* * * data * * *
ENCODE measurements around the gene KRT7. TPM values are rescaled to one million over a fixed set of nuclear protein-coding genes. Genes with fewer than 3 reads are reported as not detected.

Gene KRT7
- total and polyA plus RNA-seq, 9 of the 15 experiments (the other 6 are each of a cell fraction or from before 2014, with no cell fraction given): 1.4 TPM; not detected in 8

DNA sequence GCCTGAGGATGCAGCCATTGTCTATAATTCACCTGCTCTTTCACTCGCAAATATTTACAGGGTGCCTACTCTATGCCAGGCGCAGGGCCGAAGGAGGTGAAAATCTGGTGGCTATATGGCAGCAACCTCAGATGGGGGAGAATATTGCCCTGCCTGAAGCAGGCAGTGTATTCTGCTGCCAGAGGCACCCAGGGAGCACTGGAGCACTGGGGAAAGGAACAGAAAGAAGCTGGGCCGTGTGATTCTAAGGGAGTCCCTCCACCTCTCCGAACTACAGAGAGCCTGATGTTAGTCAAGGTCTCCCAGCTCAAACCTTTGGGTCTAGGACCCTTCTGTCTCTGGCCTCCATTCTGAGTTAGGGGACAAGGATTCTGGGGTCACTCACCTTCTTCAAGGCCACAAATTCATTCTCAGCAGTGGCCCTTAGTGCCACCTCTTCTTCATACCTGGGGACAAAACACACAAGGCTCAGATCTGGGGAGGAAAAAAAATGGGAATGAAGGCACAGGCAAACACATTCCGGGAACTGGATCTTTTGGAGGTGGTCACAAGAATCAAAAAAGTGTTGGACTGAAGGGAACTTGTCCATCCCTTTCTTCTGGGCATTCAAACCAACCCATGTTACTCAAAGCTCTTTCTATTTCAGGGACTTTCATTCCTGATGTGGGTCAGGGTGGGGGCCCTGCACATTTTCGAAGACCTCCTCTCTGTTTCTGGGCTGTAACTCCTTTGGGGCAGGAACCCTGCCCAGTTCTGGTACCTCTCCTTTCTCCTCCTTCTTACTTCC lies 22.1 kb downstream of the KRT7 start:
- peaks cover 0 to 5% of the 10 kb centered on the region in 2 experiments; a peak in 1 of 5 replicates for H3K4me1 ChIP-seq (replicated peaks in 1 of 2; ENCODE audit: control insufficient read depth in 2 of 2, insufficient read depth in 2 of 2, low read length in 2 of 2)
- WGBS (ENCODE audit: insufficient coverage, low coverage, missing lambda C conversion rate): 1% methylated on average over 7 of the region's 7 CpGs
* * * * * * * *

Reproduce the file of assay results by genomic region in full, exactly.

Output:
ENCODE measurements around the gene KRT7. TPM values are rescaled to one million over a fixed set of nuclear protein-coding genes. Genes with fewer than 3 reads are reported as not detected.

Gene KRT7
- total and polyA plus RNA-seq, 9 of the 15 experiments (the other 6 are each of a cell fraction or from before 2014, with no cell fraction given): 1.4 TPM; not detected in 8

DNA sequence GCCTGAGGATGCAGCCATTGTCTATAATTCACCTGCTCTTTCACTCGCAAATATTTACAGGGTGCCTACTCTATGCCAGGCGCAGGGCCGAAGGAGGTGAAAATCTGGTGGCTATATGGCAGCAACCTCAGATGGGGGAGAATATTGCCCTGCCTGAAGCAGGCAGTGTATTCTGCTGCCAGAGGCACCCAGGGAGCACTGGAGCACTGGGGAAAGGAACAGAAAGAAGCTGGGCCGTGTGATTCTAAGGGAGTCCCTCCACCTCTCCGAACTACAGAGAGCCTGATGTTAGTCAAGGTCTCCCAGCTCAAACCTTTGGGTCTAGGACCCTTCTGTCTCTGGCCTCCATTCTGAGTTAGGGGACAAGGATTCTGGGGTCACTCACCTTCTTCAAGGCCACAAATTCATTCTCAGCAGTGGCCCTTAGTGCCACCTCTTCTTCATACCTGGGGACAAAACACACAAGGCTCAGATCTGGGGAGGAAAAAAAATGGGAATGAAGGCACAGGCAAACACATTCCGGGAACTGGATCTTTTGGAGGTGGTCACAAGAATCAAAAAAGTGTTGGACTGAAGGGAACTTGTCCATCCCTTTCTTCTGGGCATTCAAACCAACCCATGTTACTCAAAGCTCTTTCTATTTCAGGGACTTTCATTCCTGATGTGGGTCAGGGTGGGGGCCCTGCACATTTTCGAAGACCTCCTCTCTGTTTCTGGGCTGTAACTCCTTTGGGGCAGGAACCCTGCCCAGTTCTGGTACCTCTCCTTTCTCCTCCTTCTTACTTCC lies 22.1 kb downstream of the KRT7 start:
- peaks cover 0 to 5% of the 10 kb centered on the region in 2 experiments; a peak in 1 of 5 replicates for H3K4me1 ChIP-seq (replicated peaks in 1 of 2; ENCODE audit: control insufficient read depth in 2 of 2, insufficient read depth in 2 of 2, low read length in 2 of 2)
- WGBS (ENCODE audit: insufficient coverage, low coverage, missing lambda C conversion rate): 1% methylated on average over 7 of the region's 7 CpGs